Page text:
Byron Backs Route 30 Bypasses

Would Make Roads Around Hampstead, Manchester A Higher Priority

February 16, 1992|By Kerry O'Rourke | Kerry O'Rourke,Staff writer

U.S. Rep. Beverly B. Byron has promised to set up a meeting with state and federal transportation officials to determine the status of bypasses for Hampstead and Manchester.

"You've done a lot of your homework already," Byron told the Board of County Commissioners Thursday.

"All of it," Commissioner Julia W. Gouge said. "And we've done itseveral times."

Byron agreed that a Route 30 bypass around the two north Carroll towns should be a priority.

"The time has come with the growth to really get on a higher priority list for the state," she said.

"We're hoping you can help us do that," Gouge said.

Bypass plans have been in the works for years, but state officials repeatedly have told the county no money is available, said Edmund R. Cueman, county planning department director.

The projects have been "somewhere near the bottom" of the priority list, he said.

The cost of the Hampstead bypass is estimated to be $24 million; the Manchester bypass doesn't have a price tag yet.

Commissioner Donald I. Dell suggested that instead of building two bypasses, I-795 could be extended through the county into Pennsylvania.

"You have become a visionary," Byron said, adding that an extension is a good idea.

Gouge said county officials have been told it would take 30 years to getsuch a project on the books and that no land for the road has been preserved.

The congresswoman said she would arrange a meeting with Carroll's delegation in Annapolis, Pennsylvania legislators and transportation officials and U.S. transportation officials to determine the status of the bypasses.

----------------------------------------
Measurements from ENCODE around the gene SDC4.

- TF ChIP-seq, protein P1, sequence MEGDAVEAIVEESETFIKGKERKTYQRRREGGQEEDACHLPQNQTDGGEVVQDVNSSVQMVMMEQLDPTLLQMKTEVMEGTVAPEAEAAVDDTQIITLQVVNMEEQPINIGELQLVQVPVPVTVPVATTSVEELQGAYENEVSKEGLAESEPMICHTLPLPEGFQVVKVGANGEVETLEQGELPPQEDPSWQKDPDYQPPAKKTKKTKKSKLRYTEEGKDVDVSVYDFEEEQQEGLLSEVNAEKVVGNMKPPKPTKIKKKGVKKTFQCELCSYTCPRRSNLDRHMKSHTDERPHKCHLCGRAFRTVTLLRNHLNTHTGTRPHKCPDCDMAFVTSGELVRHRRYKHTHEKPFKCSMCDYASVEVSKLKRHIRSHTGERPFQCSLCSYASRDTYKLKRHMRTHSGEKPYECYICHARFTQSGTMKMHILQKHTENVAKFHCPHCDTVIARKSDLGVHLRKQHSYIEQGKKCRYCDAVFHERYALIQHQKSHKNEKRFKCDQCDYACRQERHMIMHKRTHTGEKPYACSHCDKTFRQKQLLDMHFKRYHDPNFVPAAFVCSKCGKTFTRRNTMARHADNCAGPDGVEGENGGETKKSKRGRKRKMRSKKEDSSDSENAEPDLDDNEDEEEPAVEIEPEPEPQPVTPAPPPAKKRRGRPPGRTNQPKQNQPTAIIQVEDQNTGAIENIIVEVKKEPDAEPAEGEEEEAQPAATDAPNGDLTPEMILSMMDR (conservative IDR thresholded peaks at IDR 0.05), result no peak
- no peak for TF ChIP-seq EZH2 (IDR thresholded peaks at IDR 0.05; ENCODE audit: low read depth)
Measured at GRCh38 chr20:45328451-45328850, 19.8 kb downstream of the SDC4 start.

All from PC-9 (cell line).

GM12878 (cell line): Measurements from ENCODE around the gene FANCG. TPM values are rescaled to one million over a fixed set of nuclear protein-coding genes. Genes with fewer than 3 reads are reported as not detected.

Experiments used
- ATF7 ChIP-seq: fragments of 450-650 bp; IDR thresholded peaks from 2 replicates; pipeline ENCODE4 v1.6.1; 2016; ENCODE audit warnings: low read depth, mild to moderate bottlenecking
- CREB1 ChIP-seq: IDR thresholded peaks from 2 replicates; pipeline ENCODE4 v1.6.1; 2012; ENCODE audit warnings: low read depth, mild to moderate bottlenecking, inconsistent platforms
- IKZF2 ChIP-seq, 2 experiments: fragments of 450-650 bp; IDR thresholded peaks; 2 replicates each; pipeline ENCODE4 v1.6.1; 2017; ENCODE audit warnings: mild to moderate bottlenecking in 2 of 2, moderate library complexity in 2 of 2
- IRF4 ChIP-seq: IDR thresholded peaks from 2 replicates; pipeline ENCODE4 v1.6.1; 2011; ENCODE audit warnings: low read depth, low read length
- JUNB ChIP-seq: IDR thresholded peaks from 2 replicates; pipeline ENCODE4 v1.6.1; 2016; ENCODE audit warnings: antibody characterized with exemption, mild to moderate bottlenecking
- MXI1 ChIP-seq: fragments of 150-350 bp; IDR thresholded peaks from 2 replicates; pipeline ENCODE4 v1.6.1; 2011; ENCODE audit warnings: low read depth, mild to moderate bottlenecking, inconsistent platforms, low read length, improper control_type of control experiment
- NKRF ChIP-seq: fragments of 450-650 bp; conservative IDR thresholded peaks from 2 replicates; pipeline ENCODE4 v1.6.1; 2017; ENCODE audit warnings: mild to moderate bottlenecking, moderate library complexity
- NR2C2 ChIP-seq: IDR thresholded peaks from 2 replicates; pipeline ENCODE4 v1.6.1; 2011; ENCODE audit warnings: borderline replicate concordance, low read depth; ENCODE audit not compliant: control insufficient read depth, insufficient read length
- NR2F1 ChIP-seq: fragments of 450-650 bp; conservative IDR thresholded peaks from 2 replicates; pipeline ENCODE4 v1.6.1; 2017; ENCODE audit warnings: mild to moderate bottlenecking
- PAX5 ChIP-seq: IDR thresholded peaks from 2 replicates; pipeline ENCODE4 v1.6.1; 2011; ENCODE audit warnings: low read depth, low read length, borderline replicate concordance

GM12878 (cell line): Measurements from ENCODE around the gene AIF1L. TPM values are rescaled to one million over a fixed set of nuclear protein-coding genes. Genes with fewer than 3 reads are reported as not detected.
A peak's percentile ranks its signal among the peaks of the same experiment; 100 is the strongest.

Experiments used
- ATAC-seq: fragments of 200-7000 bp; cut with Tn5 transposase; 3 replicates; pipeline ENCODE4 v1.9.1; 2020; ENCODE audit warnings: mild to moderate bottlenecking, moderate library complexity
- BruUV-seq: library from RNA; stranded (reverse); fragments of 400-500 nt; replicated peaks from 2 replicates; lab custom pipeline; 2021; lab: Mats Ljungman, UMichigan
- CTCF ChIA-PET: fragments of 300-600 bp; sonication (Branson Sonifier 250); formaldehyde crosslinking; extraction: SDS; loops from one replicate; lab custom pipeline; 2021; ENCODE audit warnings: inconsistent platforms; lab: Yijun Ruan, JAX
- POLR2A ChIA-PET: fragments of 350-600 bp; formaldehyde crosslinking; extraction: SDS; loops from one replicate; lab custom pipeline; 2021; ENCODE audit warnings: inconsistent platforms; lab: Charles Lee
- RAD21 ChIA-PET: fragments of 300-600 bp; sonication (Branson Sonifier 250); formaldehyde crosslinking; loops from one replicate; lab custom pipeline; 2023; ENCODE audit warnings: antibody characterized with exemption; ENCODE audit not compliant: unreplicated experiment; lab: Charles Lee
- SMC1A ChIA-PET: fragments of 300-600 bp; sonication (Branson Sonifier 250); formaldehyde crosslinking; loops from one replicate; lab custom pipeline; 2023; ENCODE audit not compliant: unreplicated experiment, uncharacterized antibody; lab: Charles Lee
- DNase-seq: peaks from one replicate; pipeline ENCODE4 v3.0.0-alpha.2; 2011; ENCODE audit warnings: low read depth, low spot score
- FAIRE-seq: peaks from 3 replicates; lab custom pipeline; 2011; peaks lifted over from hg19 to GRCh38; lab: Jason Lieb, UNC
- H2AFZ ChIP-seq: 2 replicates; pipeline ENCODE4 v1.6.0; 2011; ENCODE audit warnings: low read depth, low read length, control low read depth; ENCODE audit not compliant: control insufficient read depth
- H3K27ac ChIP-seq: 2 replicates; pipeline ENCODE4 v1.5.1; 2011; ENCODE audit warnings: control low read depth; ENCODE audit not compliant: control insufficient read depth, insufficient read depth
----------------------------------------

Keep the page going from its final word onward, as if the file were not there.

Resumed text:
Byron's meeting with the commissioners and several of their staff members Thursday was an annual visit to discuss their concerns.

The commissioners also asked Byron for help extracting the Gillis Falls Reservoir project from the federal bureaucracy.

The proposed 430-acre reservoir -- planned for 20 years -- would provide water for South Carroll residents for about 50 years.

The county has purchased 98 percent of the land needed for the project, but is in a "quagmire" because of environmental regulations, Cueman said.

"Our people are going to suffer" because of the bureaucracy," Gouge said.

The county is planning to create wetlands at another site to replace those taken for the reservoir, she said.

Byronagreed the county needs to plan for future water needs and said she would contact the U.S. Environmental Protection Agency to find out which federal agency will be designated to oversee the project.

In another area, Robert A. "Max" Bair Jr., executive assistant to the commissioners, asked Byron if she could help reform the welfare system so that recipients do not earn more on public assistance than they would at a minimum-wage job.

The system "encourages people to be on welfare," he said.

Byron said she is concerned that people who havereceived public assistance and job retraining lose their child-care benefits once they find a job.

"It's a key problem we've got to look at," she said.

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